Kaler's Pond Park

Location: Center Moriches, NY:

Size: 13 acres

Date of hike: Jan. 6, 2018

It was the coldest day of the winter so far when I decided to hike Kaler's Pond Park.  The temperature didn't even exceed single digits, if I correctly recall.  It was also the first Saturday of 2018, which played a role in my decision to go outdoors.  I had made a New Year's resolution to start my Saturdays with a solo hike to help relieve the week's stress and start my weekend in a peaceful place, mentally and physically.  And I wouldn't be stopped by a little cold weather and leftover snow from the "bomb cyclone," as they called it, that descended two days earlier upon Long Island.  It was single-digit time.

Prior to hiking, I turned to my phone for some background information on Kaler's Pond Park.  It seems Kaler's Pond is also called Mill Pond and is maintained by the Town of Brookhaven, according to the New York State Department of Environmental Conservation.  Kaler's, or Mill, Pond has a maximum depth of six feet and is located on the north side of Montauk Highway across from Terrell River County Park.  The park land, which was once the site of a grist mill, was donated to the town by the Kaler family, who had owned a farm there.  In 2015, the park underwent a $500,000 renovation that included new handicap-accessible paths, storm-water drainage upgrades, and removal of vegetation to improve views, according to Newsday.  Also, the renovated park has restrooms, a playground and a memorial for victims of the TWA Flight 800 crash in 1996.  The pond's fishlife includes largemouth bass, pumpkinseed and sunfish – with trout being stocked there in the spring and fall – and a plaque states a fisherman named David Romeo set a world record there catching 3,001 largemouth bass over 77 days in 1984.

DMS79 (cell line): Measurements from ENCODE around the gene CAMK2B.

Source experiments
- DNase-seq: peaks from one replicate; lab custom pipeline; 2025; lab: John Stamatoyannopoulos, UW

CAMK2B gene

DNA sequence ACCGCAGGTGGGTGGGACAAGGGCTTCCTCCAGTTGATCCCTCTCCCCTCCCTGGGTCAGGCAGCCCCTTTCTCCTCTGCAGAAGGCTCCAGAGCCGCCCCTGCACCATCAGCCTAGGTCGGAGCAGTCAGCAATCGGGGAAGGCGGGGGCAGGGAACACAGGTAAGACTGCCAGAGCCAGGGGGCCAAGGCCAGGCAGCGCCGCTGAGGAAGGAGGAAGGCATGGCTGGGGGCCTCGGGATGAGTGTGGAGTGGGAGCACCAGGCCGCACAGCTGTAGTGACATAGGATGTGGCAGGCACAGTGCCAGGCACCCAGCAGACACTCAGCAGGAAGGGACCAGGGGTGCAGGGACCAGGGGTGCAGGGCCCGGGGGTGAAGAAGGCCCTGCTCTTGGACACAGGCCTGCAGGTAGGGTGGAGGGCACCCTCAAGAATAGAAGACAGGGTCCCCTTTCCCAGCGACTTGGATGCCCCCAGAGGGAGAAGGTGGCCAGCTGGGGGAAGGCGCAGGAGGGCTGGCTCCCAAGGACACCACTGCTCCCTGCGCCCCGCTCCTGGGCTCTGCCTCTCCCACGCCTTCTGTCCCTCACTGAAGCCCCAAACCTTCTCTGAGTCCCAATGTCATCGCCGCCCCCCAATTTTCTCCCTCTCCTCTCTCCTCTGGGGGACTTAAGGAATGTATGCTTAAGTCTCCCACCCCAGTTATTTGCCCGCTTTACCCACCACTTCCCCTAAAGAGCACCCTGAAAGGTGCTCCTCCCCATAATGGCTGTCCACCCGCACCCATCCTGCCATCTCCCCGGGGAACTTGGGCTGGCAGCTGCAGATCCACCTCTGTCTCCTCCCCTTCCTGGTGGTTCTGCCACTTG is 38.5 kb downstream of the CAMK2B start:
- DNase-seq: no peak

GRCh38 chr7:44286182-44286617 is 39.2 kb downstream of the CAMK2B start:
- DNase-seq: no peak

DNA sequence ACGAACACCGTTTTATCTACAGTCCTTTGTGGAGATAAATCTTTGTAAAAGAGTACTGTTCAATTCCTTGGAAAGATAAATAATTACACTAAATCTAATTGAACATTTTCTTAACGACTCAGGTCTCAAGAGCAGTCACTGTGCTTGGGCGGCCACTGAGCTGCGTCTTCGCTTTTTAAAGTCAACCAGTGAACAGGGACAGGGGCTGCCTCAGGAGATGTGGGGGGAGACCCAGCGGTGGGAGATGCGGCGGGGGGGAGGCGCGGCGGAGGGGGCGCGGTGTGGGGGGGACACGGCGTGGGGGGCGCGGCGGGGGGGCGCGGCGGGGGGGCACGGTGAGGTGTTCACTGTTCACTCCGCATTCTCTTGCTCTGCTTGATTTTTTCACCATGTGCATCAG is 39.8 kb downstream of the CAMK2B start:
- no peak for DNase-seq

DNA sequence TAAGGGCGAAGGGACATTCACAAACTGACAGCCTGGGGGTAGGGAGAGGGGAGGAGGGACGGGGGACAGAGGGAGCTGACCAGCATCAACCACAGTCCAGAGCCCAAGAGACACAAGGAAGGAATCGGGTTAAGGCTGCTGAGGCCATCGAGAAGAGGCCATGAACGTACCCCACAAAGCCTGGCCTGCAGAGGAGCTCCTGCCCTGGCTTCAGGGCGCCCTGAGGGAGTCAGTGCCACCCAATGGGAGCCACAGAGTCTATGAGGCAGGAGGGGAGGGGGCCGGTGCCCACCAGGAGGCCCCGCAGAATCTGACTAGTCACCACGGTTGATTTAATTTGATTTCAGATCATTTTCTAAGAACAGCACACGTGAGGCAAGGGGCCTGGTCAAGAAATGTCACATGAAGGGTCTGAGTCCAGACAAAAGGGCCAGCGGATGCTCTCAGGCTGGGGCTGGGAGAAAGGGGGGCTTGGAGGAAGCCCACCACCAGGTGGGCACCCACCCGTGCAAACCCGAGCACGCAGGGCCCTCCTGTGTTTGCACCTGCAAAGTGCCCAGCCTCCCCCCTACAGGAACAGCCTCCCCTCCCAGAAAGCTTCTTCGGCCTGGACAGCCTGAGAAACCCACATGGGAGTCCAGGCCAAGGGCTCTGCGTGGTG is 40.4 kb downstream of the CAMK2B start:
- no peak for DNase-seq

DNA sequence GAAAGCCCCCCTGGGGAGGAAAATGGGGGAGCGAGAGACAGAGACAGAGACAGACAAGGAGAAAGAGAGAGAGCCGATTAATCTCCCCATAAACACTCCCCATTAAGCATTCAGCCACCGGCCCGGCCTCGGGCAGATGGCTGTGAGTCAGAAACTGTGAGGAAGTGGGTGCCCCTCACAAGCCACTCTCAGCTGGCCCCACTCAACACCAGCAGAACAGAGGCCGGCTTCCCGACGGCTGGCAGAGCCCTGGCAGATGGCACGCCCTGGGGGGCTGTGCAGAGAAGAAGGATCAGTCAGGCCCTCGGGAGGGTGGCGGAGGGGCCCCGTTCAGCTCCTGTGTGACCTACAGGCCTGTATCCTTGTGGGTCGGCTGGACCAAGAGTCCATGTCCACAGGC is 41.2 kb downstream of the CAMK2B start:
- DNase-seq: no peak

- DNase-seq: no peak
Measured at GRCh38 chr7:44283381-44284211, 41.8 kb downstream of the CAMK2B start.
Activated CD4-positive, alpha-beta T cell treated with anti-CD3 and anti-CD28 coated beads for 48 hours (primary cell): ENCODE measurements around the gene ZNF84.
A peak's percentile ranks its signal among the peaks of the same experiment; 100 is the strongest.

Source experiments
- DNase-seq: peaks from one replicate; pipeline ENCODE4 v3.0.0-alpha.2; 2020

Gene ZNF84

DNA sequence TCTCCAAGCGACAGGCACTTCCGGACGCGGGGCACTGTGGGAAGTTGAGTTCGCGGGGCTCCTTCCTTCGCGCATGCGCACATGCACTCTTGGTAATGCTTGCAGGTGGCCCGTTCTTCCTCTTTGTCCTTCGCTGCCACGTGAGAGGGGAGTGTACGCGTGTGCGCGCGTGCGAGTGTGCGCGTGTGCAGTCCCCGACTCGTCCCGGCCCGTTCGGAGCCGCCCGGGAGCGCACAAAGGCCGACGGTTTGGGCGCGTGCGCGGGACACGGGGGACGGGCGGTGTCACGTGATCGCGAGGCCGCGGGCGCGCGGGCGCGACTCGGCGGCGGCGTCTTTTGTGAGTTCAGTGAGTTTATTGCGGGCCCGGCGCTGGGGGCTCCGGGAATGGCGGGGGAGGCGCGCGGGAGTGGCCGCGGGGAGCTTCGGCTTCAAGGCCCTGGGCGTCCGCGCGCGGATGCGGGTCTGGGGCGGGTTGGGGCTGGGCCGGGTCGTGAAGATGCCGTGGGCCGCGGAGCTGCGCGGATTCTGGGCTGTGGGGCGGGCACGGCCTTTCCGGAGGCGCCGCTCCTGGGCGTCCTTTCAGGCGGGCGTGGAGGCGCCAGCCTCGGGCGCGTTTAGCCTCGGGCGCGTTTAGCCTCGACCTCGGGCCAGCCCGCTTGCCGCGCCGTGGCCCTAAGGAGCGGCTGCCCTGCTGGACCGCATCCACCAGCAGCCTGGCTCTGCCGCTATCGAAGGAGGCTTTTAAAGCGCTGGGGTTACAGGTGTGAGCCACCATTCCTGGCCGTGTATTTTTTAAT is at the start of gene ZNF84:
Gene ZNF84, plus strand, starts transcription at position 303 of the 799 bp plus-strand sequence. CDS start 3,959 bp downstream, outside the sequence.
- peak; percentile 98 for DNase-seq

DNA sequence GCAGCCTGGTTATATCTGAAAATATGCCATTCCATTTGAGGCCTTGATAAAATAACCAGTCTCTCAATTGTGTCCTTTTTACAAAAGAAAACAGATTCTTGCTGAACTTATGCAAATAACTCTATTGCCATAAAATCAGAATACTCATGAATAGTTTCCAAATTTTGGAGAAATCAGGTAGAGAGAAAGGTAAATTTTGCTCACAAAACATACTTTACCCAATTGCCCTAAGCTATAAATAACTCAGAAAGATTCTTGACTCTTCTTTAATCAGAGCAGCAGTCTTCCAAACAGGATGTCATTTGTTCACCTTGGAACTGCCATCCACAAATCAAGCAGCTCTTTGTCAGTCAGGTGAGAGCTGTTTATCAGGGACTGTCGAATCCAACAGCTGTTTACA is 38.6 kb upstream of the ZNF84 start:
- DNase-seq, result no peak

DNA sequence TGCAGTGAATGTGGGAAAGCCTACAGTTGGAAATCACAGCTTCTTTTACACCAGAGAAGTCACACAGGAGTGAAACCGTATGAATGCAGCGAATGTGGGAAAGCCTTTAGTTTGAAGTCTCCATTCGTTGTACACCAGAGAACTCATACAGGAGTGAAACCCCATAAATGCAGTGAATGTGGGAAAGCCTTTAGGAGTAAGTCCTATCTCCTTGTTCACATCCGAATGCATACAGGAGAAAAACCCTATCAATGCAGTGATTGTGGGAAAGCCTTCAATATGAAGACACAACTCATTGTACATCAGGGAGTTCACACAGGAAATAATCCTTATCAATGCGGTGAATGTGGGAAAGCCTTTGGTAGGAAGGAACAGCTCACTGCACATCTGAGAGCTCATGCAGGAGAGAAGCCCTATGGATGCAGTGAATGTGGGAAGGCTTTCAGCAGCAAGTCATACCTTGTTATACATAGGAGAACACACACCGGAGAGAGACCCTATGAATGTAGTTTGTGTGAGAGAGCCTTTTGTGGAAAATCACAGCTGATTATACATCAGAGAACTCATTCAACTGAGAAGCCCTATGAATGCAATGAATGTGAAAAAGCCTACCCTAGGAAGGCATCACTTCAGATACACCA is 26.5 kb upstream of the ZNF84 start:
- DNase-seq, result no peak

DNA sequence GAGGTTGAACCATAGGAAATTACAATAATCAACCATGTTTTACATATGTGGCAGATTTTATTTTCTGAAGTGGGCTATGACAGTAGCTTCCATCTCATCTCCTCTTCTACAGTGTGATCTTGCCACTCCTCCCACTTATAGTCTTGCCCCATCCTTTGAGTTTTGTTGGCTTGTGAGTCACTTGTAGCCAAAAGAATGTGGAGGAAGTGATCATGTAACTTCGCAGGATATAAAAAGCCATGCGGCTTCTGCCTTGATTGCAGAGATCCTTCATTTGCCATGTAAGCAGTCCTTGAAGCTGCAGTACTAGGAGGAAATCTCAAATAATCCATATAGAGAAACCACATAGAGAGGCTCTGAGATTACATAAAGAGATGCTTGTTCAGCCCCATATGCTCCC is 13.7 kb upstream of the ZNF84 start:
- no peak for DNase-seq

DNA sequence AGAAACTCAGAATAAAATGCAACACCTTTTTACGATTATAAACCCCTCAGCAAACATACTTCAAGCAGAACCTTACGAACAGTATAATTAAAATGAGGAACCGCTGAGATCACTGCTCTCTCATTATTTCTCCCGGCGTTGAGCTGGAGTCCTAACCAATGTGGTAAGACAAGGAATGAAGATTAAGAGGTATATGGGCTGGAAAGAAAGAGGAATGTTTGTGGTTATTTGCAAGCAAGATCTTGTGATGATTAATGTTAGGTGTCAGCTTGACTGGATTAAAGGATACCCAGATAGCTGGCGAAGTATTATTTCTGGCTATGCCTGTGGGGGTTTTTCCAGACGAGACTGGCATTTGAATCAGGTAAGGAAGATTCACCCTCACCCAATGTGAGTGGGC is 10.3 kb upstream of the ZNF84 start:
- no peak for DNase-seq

I'd been to Kaler's Pond Park twice before, but both visits consisted of just meeting a friend who lives nearby to shoot the breeze after dark.  This visit was my opportunity to really sink my teeth into the park.  I should note I intentionally picked Kaler’s Pond due to its tiny size, because if I was going to tire myself out in the cold and snow it made sense to pick a park I'd finish quickly.  There was only one car in the parking lot when I arrived, and it seemed to belong to a group of teens sledding down the hill just west of the pond.  It actually felt good knowing I wasn't alone in my single-digit craziness.  I followed an adorable boardwalk to the snow-covered beach and tiptoed onto the frozen pond.  It was solid as a rock.  Interestingly, the snow seemed to be cleared off the pond in one section and I soon realized why when I spotted another group of teens approaching with skates, sticks and a net.  Pond hockey!

Seeking solitude, I trudged toward a sign reading "Gilbert S. Raynor Interpretive Nature Trail," just to the right of the barn-like building for the Moriches Bay Audubon Society.  There were no snowy footprints, meaning that I'd be the first hiker on the trail since the "bomb cyclone."  There were also no trail markers, so I did my best to guess the turns based on the spacing between trees.  Within a minute or two, I guessed incorrectly and encountered a dead end, forcing me to make my own path.  But before long, I had entirely explored the frozen shore and retreated deeper into woods until I reached the park's border with Chet Sweezey Road and Camp Pa-Qua-Tuck, a camp for children with physical and developmental disabilities.

My music of choice was The Neal Morse Band's two-disc progressive rock concept album, The Similitude of a Dream, which was released in 2016.  The amazing album has continued to grow on me over the past year, and I'm now at the point where I'm tempted to make room for it among my top 10 all-time favorite albums.  I figured there was no better way to kick off the year than to let myself get entranced by this introspective masterpiece.  And I must say, despite the freezing weather, I left feeling exceptionally refreshed.  Thank you, Neal Morse.

In summary, I'd definitely recommend Kaler's Pond Park for a stroll if you live in the vicinity.  It's a little small to warrant traveling far, but it could be a worthwhile drive if you incorporate Terrell River County Park, which I adore.  The two parks together pack a one-two punch of incredible beauty.  A one-two punch that would even make a 1980s-era Mike Tyson proud. 

Video: Kaler's Pond Park (360-degree view)

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